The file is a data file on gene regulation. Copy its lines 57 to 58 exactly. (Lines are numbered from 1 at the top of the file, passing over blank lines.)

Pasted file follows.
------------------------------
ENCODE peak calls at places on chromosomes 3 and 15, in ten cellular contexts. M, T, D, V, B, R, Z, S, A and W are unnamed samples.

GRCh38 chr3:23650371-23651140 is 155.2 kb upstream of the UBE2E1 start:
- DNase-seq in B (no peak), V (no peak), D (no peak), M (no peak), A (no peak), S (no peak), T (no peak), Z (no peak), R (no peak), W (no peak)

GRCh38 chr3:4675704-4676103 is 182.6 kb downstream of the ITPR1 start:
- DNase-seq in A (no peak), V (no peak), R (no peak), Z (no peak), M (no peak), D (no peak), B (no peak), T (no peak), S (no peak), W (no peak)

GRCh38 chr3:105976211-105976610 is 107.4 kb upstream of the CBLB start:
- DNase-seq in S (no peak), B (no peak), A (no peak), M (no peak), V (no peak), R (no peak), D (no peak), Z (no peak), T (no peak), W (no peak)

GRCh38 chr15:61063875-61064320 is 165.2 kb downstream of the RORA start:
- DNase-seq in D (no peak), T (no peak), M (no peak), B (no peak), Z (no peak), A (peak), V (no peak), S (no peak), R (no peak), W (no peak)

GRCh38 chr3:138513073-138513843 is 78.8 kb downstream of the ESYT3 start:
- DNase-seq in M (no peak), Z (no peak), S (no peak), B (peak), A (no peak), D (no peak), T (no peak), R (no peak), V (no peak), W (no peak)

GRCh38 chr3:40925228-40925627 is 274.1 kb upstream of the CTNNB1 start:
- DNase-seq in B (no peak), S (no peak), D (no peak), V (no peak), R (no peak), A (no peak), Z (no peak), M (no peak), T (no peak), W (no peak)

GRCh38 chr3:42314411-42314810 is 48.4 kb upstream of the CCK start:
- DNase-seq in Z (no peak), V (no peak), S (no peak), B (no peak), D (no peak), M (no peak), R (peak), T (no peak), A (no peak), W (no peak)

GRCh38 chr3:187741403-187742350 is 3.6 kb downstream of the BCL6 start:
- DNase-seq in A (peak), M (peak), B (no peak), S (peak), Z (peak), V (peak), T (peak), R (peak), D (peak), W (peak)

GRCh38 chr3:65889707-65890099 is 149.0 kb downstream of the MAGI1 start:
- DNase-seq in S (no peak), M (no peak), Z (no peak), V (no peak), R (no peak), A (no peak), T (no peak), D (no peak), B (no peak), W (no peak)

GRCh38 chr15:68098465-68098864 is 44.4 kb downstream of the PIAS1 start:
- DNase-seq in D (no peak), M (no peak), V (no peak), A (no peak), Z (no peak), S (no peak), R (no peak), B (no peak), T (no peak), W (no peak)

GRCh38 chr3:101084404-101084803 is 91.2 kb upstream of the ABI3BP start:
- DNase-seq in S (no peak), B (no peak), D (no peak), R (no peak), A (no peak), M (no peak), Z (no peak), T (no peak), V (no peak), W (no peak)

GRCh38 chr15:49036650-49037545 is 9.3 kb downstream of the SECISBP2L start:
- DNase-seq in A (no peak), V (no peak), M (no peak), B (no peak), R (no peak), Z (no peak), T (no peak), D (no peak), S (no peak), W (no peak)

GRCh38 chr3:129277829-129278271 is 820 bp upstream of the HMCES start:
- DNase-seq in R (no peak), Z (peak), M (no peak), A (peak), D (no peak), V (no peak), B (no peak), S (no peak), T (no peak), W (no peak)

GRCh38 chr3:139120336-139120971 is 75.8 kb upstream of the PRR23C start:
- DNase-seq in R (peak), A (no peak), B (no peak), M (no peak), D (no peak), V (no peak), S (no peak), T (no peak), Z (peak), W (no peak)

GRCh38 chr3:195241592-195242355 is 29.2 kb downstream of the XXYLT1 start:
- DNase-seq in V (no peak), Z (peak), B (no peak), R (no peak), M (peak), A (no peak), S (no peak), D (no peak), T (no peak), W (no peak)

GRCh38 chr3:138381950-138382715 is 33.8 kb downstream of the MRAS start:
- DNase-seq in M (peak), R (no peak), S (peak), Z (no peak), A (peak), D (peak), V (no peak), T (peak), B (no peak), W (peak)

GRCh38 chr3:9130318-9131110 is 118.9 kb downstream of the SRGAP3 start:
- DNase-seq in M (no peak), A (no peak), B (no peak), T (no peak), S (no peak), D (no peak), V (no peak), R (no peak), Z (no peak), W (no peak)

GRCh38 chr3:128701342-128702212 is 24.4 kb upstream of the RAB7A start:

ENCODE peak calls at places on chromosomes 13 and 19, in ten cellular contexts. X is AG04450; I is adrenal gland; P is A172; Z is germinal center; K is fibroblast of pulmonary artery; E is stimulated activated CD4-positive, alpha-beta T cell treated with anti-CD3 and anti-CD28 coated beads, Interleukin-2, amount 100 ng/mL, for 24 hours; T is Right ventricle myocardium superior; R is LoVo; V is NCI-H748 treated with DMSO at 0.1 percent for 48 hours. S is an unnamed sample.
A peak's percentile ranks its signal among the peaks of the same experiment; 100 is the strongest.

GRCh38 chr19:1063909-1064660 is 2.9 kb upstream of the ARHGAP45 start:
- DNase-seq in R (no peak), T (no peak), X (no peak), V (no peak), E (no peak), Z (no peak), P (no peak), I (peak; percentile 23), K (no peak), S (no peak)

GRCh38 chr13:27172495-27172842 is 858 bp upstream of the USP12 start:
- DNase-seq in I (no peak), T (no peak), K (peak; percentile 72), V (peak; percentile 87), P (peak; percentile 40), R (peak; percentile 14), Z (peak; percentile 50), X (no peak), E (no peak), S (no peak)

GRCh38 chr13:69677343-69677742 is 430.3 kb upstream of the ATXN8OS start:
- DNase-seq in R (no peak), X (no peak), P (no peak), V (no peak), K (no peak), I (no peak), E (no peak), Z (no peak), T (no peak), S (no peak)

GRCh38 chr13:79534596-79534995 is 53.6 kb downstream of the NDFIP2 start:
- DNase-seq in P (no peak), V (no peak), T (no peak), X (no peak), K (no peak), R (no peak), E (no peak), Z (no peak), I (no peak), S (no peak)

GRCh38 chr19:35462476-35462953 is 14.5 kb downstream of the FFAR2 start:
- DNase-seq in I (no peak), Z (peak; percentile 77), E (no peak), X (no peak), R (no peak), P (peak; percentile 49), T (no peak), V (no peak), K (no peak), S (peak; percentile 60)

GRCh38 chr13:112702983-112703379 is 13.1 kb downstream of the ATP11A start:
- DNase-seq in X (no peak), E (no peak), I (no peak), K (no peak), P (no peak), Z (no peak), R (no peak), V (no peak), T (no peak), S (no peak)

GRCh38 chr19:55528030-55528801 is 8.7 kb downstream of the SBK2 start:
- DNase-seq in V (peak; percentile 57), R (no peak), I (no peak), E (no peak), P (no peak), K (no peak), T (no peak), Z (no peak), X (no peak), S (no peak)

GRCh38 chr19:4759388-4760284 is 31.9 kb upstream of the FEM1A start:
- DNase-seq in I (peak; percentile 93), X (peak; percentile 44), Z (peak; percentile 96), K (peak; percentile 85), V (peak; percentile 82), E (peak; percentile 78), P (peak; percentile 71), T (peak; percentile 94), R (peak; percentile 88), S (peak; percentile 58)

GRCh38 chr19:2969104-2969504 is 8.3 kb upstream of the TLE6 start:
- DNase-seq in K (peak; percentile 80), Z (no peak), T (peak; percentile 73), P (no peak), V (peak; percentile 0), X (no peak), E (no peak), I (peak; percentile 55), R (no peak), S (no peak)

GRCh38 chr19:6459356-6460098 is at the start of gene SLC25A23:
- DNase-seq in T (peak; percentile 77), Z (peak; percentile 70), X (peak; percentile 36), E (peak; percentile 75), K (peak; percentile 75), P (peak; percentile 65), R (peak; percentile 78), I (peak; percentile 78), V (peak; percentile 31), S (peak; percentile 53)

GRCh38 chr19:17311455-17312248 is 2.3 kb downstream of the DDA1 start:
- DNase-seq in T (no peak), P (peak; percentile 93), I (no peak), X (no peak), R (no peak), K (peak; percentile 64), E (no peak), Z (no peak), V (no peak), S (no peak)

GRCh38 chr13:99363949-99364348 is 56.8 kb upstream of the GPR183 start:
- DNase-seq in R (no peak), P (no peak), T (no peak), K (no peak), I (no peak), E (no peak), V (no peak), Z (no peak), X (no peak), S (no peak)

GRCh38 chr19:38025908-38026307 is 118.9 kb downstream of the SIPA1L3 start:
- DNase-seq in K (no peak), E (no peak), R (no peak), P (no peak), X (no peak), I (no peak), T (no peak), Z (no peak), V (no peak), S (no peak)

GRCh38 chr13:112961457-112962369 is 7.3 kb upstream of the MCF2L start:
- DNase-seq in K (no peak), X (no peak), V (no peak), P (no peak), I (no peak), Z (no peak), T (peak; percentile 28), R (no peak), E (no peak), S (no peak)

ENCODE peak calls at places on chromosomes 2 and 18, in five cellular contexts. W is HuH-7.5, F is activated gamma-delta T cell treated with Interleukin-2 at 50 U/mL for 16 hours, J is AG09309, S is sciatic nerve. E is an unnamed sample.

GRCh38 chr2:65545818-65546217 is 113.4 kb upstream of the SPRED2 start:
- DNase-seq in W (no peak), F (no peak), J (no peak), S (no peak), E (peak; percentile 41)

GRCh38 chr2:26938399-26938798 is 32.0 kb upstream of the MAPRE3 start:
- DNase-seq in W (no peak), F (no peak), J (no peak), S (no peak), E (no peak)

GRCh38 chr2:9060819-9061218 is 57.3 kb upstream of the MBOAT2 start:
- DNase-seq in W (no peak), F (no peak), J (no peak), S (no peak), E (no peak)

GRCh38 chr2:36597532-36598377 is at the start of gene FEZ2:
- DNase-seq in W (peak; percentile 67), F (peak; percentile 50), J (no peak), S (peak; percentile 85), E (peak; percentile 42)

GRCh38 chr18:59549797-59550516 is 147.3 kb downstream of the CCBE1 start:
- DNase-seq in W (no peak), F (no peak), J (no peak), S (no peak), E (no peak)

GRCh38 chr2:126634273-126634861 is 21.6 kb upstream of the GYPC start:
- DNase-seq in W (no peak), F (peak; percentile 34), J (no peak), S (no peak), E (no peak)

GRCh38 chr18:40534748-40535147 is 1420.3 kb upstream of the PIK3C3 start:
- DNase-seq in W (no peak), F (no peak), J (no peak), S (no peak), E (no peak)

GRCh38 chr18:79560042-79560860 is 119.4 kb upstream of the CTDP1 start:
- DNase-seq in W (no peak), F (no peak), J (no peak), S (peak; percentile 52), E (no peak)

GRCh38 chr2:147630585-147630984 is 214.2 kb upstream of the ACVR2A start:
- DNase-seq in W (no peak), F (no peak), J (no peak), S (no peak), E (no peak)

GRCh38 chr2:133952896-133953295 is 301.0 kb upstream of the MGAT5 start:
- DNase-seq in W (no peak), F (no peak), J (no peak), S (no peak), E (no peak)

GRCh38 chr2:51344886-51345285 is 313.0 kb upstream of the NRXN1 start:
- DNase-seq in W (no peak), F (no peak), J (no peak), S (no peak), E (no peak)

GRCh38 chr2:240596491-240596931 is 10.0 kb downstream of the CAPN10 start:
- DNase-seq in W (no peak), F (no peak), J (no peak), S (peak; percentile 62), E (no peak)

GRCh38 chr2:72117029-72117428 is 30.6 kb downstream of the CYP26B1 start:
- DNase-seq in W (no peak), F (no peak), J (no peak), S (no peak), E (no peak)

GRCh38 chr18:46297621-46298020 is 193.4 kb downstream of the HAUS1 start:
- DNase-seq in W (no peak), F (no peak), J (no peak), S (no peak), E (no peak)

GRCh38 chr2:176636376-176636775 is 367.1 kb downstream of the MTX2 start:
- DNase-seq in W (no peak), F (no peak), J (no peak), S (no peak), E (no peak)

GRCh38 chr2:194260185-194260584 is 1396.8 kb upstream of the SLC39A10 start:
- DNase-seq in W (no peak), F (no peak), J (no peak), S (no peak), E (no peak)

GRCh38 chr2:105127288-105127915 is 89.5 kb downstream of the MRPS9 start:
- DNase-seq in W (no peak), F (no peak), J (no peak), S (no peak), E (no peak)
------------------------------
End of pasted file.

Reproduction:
GRCh38 chr19:6459356-6460098 is at the start of gene SLC25A23:
- DNase-seq in T (peak; percentile 77), Z (peak; percentile 70), X (peak; percentile 36), E (peak; percentile 75), K (peak; percentile 75), P (peak; percentile 65), R (peak; percentile 78), I (peak; percentile 78), V (peak; percentile 31), S (peak; percentile 53)